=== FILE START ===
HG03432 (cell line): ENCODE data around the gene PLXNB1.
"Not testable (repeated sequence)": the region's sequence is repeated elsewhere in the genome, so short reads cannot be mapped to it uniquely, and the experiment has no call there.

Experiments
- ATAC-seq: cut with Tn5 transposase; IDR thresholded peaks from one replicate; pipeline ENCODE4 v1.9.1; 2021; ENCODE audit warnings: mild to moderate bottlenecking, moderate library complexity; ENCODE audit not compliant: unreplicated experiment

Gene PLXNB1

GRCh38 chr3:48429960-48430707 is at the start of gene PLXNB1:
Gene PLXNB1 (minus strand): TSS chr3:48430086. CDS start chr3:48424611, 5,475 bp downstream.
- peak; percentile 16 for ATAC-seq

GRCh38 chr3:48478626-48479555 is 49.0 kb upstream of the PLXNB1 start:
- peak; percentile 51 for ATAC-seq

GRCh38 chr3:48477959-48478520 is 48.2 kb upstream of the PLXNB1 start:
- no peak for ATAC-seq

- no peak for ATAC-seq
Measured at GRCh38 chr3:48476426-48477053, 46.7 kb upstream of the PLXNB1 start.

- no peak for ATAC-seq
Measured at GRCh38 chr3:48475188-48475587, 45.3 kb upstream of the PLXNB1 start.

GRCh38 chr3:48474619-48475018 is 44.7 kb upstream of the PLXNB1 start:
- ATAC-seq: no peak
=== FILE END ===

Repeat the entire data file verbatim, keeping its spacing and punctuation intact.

HG03432 (cell line): ENCODE data around the gene PLXNB1.
"Not testable (repeated sequence)": the region's sequence is repeated elsewhere in the genome, so short reads cannot be mapped to it uniquely, and the experiment has no call there.

Experiments
- ATAC-seq: cut with Tn5 transposase; IDR thresholded peaks from one replicate; pipeline ENCODE4 v1.9.1; 2021; ENCODE audit warnings: mild to moderate bottlenecking, moderate library complexity; ENCODE audit not compliant: unreplicated experiment

Gene PLXNB1

GRCh38 chr3:48429960-48430707 is at the start of gene PLXNB1:
Gene PLXNB1 (minus strand): TSS chr3:48430086. CDS start chr3:48424611, 5,475 bp downstream.
- peak; percentile 16 for ATAC-seq

GRCh38 chr3:48478626-48479555 is 49.0 kb upstream of the PLXNB1 start:
- peak; percentile 51 for ATAC-seq

GRCh38 chr3:48477959-48478520 is 48.2 kb upstream of the PLXNB1 start:
- no peak for ATAC-seq

- no peak for ATAC-seq
Measured at GRCh38 chr3:48476426-48477053, 46.7 kb upstream of the PLXNB1 start.

- no peak for ATAC-seq
Measured at GRCh38 chr3:48475188-48475587, 45.3 kb upstream of the PLXNB1 start.

GRCh38 chr3:48474619-48475018 is 44.7 kb upstream of the PLXNB1 start:
- ATAC-seq: no peak